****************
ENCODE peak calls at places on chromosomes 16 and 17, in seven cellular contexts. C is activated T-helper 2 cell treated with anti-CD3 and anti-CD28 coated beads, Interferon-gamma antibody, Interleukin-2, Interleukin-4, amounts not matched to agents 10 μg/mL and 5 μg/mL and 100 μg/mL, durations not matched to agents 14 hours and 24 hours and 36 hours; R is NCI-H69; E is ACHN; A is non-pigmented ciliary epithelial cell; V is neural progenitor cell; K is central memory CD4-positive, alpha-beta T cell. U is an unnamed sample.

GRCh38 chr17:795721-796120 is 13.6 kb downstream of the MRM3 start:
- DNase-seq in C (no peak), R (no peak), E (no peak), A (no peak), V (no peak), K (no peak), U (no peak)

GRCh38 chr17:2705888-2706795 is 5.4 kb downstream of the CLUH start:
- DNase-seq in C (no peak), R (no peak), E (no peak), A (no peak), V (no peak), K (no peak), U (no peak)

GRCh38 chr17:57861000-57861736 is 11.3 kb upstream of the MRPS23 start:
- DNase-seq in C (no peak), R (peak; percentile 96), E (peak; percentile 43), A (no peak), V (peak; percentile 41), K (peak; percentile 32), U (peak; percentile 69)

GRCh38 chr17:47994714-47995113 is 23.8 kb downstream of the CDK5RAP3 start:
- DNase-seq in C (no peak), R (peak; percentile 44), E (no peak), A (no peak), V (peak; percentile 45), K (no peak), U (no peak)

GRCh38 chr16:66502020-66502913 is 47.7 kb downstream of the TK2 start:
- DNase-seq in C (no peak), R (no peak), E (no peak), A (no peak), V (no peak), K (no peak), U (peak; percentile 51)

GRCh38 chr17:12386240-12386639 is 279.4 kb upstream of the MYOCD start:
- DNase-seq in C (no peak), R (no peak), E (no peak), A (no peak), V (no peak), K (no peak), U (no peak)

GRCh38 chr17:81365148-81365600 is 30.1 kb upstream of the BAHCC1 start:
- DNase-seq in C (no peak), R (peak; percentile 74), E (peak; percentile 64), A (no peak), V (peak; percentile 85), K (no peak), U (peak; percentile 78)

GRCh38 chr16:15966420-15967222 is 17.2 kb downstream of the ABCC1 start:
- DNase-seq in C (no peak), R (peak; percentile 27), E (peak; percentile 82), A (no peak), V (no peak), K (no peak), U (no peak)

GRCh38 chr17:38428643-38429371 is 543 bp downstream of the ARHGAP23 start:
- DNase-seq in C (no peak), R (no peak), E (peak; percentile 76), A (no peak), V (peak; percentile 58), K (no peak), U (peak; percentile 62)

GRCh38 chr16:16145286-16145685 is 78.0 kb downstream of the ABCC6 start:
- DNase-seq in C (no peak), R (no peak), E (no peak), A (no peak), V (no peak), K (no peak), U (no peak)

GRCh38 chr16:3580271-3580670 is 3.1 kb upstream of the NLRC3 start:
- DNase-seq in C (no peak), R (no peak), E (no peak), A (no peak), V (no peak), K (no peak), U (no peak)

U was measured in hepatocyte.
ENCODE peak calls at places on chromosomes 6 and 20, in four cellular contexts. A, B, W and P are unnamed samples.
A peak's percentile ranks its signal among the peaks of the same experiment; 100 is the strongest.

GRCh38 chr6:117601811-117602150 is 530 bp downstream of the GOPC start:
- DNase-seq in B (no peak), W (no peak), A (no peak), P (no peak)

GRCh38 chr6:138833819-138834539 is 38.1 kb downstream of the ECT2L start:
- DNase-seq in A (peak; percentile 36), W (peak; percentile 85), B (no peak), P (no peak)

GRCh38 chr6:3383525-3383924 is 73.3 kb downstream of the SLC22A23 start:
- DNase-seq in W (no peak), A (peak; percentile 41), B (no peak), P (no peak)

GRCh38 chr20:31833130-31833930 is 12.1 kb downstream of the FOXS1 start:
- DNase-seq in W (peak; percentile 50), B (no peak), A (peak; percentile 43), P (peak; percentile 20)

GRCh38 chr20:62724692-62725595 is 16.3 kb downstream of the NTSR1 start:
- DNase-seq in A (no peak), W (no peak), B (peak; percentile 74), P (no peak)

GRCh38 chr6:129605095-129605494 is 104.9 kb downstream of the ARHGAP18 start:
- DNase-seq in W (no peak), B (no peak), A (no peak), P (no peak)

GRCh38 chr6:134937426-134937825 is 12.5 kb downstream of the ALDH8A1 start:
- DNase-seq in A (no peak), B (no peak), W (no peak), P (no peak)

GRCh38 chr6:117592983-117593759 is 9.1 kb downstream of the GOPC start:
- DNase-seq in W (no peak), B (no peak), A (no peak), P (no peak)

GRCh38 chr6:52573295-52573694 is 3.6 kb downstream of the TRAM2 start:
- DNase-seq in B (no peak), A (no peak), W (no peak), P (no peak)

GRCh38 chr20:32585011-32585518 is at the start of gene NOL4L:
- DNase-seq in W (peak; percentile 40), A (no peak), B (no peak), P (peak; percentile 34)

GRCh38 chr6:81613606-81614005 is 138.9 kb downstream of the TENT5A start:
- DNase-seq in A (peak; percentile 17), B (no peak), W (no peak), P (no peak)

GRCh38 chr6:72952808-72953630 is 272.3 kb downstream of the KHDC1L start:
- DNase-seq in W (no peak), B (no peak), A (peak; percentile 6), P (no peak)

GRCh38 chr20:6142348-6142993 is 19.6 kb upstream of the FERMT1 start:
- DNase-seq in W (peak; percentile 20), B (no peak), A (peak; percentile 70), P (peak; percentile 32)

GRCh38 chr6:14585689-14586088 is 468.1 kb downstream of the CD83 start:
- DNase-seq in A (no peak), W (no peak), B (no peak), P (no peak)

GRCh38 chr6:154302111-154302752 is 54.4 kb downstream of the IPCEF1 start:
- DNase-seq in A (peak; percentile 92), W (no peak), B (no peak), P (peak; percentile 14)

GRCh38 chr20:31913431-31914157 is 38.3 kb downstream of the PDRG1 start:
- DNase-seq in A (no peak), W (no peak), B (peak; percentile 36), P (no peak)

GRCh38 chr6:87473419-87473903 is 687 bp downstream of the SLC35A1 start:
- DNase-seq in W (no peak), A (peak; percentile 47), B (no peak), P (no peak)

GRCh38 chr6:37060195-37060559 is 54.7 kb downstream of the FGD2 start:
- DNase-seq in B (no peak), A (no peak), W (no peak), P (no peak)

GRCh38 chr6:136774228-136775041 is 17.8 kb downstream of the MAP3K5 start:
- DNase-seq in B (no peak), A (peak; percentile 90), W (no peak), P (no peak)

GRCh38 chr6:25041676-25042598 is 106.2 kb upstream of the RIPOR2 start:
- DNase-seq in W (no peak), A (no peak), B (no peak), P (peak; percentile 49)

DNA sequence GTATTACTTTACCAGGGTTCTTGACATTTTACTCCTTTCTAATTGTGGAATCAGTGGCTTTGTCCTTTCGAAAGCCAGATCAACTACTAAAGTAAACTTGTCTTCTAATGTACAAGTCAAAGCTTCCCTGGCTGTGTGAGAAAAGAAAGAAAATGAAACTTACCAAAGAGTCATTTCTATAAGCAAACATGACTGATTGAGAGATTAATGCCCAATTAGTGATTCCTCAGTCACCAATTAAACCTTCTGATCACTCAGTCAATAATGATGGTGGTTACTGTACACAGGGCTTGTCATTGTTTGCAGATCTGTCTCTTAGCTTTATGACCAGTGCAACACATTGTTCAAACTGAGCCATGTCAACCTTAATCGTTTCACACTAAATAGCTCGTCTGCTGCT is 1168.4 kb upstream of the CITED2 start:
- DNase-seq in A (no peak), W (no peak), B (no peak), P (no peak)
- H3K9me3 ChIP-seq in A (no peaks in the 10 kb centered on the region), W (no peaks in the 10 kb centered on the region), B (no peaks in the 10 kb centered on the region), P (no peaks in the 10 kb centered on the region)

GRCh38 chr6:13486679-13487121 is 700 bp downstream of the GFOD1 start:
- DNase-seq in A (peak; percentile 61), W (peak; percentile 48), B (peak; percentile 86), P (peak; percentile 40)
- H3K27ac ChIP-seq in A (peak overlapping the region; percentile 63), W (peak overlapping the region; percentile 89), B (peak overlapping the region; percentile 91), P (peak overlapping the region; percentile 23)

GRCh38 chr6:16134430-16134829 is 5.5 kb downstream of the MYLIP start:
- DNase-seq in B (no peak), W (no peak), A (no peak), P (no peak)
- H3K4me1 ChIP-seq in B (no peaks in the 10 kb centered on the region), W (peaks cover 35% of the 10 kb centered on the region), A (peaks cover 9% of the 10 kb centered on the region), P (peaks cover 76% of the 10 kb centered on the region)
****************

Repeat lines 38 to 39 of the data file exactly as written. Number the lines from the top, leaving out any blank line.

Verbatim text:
- DNase-seq in W (no peak), B (no peak), A (no peak), P (no peak)

GRCh38 chr6:134937426-134937825 is 12.5 kb downstream of the ALDH8A1 start: